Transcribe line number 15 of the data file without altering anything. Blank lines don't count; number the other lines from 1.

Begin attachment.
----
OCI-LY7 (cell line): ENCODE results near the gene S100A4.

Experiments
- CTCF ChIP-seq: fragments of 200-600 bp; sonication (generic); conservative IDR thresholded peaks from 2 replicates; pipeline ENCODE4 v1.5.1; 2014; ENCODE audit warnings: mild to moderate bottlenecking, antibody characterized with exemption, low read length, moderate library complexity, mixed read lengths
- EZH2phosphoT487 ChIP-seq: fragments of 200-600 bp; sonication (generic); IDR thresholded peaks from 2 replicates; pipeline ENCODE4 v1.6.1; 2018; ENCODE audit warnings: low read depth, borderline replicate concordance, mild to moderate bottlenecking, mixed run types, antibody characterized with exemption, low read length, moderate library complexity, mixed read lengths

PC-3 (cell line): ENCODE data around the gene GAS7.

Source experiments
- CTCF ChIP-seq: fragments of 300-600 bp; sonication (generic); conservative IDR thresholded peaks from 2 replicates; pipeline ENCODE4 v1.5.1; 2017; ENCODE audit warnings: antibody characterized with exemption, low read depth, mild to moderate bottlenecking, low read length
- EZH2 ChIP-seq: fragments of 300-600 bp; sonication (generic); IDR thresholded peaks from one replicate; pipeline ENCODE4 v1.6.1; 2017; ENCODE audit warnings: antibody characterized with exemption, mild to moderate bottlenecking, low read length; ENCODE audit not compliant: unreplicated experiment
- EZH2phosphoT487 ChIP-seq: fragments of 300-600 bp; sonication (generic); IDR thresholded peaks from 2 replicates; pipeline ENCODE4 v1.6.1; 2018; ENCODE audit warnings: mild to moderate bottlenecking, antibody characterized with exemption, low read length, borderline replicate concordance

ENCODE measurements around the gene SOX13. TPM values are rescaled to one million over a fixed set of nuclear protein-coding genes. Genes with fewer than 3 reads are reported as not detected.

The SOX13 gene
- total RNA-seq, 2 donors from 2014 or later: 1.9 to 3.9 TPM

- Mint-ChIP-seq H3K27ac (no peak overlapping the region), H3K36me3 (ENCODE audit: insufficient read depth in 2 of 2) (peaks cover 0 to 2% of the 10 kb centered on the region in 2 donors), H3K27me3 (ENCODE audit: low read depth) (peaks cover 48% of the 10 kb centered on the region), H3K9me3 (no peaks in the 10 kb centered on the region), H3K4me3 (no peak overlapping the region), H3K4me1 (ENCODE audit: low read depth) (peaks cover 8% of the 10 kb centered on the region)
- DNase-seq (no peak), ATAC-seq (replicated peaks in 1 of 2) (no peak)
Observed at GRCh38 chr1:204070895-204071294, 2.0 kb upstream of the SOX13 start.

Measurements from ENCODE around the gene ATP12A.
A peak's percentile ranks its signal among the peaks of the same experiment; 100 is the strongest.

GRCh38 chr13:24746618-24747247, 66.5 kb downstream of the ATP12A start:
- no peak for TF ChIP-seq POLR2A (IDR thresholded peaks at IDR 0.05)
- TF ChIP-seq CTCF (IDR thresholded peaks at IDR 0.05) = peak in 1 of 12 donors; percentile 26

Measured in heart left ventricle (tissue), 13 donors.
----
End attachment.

Observed at GRCh38 chr1:204070895-204071294, 2.0 kb upstream of the SOX13 start.